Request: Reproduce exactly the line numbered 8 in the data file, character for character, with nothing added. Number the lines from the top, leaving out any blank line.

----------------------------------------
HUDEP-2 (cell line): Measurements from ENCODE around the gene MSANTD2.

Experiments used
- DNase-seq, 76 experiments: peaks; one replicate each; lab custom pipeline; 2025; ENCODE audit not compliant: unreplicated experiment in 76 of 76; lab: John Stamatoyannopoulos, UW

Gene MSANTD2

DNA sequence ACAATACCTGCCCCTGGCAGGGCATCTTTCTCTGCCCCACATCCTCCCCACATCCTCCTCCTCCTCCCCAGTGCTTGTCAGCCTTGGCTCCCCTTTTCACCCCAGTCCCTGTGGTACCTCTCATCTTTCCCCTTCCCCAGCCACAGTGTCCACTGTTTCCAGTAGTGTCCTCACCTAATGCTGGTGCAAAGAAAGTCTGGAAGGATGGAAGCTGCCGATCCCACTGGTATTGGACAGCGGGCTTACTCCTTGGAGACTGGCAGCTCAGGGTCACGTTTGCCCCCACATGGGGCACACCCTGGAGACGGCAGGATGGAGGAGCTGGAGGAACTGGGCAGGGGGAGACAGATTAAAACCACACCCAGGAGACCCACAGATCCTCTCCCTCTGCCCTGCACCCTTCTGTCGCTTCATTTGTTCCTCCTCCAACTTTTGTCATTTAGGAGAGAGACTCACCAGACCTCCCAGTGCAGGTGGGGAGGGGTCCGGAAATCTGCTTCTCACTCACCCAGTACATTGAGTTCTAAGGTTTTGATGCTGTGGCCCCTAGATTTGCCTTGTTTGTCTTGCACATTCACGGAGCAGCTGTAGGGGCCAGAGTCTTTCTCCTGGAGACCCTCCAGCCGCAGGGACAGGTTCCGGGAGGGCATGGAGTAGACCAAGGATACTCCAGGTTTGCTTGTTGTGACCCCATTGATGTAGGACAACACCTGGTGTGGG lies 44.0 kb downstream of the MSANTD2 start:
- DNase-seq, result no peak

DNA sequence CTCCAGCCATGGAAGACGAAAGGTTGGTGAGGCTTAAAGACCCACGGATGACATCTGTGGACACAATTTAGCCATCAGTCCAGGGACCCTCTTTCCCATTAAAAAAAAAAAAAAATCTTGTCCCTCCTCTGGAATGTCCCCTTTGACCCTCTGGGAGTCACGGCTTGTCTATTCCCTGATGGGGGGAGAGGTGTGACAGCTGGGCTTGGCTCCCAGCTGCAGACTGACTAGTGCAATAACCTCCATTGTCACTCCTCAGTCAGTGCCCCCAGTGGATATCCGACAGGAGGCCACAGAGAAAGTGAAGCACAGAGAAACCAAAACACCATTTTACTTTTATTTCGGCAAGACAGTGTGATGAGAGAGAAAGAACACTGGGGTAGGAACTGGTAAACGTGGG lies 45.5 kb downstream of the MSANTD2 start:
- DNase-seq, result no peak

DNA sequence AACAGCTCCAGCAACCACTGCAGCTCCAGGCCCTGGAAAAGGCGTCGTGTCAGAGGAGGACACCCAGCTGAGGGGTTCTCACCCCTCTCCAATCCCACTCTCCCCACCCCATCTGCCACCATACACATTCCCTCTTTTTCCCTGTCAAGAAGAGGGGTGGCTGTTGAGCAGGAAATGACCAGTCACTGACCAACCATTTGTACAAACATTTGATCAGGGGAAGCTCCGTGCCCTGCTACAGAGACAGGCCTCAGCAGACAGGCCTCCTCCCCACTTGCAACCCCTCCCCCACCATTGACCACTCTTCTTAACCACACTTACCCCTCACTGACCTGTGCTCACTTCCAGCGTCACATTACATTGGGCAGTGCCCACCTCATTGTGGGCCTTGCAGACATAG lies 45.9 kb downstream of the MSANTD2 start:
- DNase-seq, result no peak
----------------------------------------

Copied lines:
- DNase-seq, result no peak